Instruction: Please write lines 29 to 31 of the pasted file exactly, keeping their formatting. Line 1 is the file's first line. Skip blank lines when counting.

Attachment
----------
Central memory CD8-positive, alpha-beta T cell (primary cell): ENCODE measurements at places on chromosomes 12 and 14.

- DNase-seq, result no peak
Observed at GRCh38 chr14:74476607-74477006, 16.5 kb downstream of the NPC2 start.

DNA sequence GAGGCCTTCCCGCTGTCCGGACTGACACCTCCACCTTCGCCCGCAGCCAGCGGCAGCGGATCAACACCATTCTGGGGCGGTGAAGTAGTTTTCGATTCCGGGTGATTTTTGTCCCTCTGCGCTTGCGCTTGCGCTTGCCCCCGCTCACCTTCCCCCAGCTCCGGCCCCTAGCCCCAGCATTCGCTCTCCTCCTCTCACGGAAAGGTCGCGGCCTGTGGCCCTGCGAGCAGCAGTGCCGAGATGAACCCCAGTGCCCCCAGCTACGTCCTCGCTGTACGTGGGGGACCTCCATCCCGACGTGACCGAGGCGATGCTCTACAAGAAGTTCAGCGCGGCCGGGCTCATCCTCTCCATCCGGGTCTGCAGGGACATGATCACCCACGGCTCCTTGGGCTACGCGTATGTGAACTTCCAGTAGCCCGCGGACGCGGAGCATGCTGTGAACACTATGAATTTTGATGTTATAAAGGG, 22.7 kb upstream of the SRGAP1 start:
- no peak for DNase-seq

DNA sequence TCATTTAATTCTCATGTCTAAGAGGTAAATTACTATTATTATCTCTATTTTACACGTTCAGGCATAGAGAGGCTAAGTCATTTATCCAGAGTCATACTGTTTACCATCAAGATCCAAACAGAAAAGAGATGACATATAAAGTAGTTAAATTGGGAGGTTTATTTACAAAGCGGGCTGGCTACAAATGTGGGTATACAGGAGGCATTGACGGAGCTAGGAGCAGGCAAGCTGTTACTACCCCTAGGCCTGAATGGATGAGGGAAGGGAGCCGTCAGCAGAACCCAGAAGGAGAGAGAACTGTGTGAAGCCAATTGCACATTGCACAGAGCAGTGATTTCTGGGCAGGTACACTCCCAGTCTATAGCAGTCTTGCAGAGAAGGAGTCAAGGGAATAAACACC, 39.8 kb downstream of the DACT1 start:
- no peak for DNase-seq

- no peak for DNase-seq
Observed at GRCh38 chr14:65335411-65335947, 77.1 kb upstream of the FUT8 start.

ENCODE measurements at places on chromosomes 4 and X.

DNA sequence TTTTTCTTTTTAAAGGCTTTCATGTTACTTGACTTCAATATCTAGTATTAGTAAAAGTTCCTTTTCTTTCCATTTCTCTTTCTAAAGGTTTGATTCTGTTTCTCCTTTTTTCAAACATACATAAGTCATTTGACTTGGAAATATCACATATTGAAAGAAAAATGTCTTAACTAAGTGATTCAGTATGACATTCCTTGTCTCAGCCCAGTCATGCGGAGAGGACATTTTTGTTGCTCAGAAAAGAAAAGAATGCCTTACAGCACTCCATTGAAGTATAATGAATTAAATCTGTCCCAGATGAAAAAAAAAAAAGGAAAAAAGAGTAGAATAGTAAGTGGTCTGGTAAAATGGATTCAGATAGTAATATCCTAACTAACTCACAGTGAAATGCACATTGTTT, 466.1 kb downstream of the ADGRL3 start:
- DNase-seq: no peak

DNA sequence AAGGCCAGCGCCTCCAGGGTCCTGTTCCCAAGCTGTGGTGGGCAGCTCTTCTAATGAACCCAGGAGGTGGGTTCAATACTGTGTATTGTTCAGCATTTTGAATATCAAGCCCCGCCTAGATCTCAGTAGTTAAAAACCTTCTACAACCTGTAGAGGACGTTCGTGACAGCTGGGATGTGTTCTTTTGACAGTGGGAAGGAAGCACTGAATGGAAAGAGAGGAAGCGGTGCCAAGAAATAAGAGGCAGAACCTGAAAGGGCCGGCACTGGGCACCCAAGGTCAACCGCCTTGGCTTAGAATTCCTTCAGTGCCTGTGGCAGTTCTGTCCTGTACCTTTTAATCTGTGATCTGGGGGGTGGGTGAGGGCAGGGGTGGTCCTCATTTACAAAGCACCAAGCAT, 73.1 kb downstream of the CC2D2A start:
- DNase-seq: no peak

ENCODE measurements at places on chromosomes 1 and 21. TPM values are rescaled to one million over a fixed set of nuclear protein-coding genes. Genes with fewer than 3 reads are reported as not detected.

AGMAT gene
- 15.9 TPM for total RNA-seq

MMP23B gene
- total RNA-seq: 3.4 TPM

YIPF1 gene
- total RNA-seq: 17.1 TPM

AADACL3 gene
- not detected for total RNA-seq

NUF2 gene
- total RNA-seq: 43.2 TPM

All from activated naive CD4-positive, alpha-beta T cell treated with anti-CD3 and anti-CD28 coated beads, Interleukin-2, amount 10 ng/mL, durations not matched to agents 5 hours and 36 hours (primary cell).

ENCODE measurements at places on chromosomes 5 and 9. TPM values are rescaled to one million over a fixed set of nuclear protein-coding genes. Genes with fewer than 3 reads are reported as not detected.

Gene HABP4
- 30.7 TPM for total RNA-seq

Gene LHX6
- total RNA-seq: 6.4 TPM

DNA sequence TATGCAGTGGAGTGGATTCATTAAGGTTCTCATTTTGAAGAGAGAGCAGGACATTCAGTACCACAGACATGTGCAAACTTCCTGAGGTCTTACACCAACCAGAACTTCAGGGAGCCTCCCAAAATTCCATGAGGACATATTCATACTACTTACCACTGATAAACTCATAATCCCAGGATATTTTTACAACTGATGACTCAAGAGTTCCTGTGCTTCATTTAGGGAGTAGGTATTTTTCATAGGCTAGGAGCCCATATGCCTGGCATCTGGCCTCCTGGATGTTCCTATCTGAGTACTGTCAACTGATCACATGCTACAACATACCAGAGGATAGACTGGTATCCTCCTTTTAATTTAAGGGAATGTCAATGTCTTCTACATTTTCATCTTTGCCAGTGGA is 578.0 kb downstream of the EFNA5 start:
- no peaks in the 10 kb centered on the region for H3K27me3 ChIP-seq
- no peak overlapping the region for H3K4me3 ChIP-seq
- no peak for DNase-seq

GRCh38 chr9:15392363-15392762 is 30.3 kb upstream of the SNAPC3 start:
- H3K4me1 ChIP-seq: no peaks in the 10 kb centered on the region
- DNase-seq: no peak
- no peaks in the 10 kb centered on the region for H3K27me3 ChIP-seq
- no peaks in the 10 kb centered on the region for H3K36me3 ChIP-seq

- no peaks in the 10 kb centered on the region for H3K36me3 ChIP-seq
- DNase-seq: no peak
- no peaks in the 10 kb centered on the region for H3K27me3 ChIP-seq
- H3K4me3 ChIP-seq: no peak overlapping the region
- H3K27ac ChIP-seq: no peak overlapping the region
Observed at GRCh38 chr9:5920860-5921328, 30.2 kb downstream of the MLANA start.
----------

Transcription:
- 30.7 TPM for total RNA-seq

Gene LHX6
- total RNA-seq: 6.4 TPM